States should adopt comprehensive measures to comply with due diligence in cases of violence against women. In particular, they should have an appropriate legal framework for protection that is enforced effectively, and prevention policies and practices that allow effective measures to be taken in response to the respective complaints. The prevention strategy should also be comprehensive; in other words, it should prevent the risk factors and, at the same time, strengthen the institutions that can provide an effective response in cases of violence against women. Furthermore, the State should adopt preventive measures in specific cases in which it is evident that certain women and girls may be victims of violence. This should take into account that, in cases of violence against women, the States also have the general obligation established in the American Convention, an obligation reinforced since the Convention of Belém do Pará came into force. (emphasis mine)[v]
The Court has also established that States must adopt norms and regulations that allow the authorities to investigate cases of violence against women with the required due diligence. It has suggested that the state can satisfy this requirement through the standardization of protocols, manuals, and expert consulting and judicial services.[vi]
In comparing IACtHR jurisprudence with Final Report of the National Inquiry, I saw an overlap between types of problems identified in cases like Campo Algodonero and the challenges faced by Indigenous Women, Girls, members of the LGBTQ2S community, and their families. The National Inquiry reports descriptions of “police apathy in cases involving violence against Indigenous women, girls, and 2SLGBTQQIA people”, mentioning that this apathy “often takes the form of stereotyping and victim-blaming, such as when police describe missing loved ones as ‘drunks,’ ‘runaways out partying,’ or ‘prostitutes unworthy of follow-up.’”[vii] However, police services are not the only problem. When the National Inquiry spoke to police services, many cited “insufficient equipment and resources as impeding their efforts to engage in proper investigation, as well as in crime prevention, in First Nations communities.”[viii] It is easy to make the connection between the gaps revealed in the report and the standards called for by the Inter-American Court.
The more I learn about the Inter-American Human Rights System, the more I realize that Canada shares a lot of struggles with Latin American countries. Indeed, a history of colonization and genocide of Indigenous peoples is common to almost every country in the Americas, including Canada and the United States. One could say it’s what brings us together and unites us, our common legacy of colonization.
The Canadian government and Canadian courts should look to the rich jurisprudence of the Inter-American Court for inspiration on how to tackle the problems outlined in the National Inquiry’s Final Report. Although Canada is not a signatory of neither the American Convention nor the Convention of Belém do Pará, human rights are universal and the developments in this regional system could inspire and inform interpretations of Canadian law and the Canadian Charter of Rights and Freedoms. Perhaps one day Canadians will be able to directly benefit from the protections offered in the Inter-American System by bringing complaints directly to the Court.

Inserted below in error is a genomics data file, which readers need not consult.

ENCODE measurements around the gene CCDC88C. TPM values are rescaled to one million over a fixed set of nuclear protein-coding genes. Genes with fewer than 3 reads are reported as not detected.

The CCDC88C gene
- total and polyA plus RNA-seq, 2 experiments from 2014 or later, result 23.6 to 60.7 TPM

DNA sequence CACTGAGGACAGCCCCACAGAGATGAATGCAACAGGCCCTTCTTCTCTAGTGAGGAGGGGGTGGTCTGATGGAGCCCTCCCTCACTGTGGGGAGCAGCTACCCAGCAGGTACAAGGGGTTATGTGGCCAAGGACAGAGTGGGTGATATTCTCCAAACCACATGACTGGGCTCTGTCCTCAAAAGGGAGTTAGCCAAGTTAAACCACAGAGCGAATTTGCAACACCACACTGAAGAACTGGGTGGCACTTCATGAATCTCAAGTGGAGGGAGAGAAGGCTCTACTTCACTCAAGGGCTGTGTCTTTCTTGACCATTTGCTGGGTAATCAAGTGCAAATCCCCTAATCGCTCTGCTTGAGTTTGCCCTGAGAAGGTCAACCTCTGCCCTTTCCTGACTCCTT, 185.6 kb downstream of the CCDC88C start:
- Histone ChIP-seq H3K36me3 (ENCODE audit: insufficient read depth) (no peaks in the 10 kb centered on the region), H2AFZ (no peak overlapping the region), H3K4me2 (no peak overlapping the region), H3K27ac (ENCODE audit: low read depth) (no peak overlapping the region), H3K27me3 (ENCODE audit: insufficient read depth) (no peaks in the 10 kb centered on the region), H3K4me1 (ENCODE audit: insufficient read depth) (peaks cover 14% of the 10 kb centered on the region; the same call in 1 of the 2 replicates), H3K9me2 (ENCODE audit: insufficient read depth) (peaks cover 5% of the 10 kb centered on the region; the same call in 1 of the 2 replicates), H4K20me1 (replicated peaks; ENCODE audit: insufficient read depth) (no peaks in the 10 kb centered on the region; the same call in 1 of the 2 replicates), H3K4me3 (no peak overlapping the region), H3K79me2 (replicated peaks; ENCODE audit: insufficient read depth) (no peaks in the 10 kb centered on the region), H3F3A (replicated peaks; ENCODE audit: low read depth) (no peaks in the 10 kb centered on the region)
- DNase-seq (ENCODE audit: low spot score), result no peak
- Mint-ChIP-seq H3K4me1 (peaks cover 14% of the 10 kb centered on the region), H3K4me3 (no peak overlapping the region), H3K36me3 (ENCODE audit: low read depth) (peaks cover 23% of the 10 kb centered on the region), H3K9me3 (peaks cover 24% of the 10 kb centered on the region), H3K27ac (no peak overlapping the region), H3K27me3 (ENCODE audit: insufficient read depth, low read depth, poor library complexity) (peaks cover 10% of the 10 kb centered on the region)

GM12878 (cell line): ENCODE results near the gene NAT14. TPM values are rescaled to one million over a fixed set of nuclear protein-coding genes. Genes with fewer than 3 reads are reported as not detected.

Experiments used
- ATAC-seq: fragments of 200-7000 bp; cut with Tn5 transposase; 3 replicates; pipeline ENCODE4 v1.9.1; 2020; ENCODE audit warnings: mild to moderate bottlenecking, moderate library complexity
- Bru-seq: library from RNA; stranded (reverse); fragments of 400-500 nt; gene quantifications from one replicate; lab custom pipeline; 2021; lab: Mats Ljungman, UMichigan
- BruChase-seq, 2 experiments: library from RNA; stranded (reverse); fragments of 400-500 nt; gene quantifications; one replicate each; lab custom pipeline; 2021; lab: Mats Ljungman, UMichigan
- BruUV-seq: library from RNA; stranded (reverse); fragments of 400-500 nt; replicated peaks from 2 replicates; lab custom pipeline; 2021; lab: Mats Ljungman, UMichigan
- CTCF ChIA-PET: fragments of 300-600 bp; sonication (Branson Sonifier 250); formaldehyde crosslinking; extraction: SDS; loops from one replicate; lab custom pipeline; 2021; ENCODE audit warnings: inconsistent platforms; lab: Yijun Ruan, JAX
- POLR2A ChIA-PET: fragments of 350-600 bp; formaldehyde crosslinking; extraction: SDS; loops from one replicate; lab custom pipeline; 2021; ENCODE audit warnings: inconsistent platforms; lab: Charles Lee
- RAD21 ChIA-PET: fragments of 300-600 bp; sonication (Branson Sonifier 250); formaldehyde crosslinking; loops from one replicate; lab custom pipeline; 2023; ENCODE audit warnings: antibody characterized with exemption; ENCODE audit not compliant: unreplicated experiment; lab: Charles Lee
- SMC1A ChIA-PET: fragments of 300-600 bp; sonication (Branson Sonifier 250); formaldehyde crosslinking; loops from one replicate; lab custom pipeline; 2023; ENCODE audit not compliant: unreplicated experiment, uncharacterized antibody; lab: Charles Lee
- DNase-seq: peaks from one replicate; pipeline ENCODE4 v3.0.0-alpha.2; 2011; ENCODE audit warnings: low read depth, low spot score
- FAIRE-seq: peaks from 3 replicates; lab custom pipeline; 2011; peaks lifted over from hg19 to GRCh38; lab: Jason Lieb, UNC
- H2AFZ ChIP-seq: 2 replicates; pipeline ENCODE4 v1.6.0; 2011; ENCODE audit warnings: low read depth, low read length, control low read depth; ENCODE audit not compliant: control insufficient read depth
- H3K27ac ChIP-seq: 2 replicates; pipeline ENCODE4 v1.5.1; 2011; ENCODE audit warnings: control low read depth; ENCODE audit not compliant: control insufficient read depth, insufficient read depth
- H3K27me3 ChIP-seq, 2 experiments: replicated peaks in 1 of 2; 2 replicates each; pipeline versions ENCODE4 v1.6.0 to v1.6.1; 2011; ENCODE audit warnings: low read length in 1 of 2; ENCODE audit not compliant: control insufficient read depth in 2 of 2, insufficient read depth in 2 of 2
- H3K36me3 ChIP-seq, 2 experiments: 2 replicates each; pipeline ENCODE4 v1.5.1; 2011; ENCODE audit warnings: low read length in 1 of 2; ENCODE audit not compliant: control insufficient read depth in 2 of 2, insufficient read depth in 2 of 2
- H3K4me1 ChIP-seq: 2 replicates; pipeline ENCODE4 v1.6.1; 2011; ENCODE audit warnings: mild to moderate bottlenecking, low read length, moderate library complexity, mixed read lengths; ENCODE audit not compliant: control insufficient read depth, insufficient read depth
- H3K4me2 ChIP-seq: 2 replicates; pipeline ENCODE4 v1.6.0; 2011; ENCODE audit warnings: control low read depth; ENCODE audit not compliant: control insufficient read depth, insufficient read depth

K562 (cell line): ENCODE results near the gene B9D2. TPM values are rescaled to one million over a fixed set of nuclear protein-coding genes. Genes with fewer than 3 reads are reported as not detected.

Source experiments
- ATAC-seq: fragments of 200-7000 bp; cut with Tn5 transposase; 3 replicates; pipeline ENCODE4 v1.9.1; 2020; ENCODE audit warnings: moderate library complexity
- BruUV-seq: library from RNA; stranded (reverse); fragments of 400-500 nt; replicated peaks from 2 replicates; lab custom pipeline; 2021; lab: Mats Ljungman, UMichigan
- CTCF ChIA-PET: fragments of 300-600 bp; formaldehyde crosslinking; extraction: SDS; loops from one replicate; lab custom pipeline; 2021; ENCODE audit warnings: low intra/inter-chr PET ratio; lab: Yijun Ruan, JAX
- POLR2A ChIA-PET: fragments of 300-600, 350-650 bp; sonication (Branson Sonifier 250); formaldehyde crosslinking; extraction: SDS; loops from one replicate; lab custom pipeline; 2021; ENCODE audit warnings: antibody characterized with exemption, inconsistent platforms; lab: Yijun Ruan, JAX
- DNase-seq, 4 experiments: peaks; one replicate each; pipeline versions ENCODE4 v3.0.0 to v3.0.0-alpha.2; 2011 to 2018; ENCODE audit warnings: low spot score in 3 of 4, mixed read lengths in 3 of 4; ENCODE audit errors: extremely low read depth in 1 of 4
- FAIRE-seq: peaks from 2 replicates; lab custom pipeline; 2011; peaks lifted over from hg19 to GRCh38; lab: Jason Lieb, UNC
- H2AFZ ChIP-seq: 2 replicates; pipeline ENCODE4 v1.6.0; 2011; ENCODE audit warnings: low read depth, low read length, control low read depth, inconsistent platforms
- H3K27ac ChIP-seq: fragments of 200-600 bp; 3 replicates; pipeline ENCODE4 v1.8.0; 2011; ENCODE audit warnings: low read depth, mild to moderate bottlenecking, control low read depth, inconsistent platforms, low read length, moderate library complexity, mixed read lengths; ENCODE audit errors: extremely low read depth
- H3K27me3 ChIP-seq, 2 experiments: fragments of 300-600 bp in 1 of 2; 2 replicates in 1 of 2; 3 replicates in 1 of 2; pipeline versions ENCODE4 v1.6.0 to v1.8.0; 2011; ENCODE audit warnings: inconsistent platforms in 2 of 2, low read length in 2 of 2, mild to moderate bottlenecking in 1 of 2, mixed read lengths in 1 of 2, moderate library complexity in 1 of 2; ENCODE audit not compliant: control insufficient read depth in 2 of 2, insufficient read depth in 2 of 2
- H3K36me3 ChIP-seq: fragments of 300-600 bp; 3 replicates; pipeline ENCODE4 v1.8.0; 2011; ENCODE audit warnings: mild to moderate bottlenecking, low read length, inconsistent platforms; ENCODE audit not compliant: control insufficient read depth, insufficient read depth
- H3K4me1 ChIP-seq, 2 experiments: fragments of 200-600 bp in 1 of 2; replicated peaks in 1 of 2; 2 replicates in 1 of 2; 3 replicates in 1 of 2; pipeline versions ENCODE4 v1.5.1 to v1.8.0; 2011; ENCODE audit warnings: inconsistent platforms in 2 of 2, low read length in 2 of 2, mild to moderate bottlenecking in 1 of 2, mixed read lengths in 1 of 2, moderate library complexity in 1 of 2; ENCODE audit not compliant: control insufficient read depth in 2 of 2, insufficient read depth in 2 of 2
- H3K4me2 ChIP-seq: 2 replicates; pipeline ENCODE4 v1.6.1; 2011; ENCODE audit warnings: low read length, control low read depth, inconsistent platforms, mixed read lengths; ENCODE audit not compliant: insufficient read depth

[i] For more information, the Court publishes Case Law Handbooks on a variety of topics, including forced disappearance http://www.corteidh.or.cr/sitios/libros/todos/docs/cuadernillo6.pdf (available in Spanish only). For the full list of Handbooks, see: http://www.corteidh.or.cr/publicaciones-en.html.
[ii] Caso Velásquez Rodríguez Vs. Honduras. Sentencia de 29 de julio de 1988. (Fondo). Ser. C No. 4 (1988).
[iii] Caso Radilla Pacheco vs. México. Excepciones Preliminares, Fondo, Reparaciones y Costas. Sentencia de 23 de noviembre de 2009, párr. 139
[iv] Caso Radilla Pacheco vs. México. Excepciones Preliminares, Fondo, Reparaciones y Costas. Sentencia de 23 de noviembre de 2009, párr. 140
[v] Caso González y otras (“Campo Algodonero”) Vs. México. Excepción Preliminar, Fondo, Reparaciones y Costas. Sentencia de 16 de noviembre de 2009. Serie C No. 205, párr. 258
[vi] Caso López Soto Vs. Venezuela.Fondo, Reparaciones y Costas. Sentencia de 26 de septiembre de 2018, párr 131, Caso González y otras (“Campo Algodonero”) Vs. México, supra, párr. 388, y Caso Velásquez Paiz y otros Vs. Guatemala, supra, párr. 148.
[vii] National Inquiry into Missing and Murdered Indigenous Women and Girls. Executive Summary of the Final Report. June 2019. Available at: https://www.mmiwg-ffada.ca/final-report/, p 38.
[viii] National Inquiry into Missing and Murdered Indigenous Women and Girls. Executive Summary of the Final Report. June 2019. Available at: https://www.mmiwg-ffada.ca/final-report/, p 38.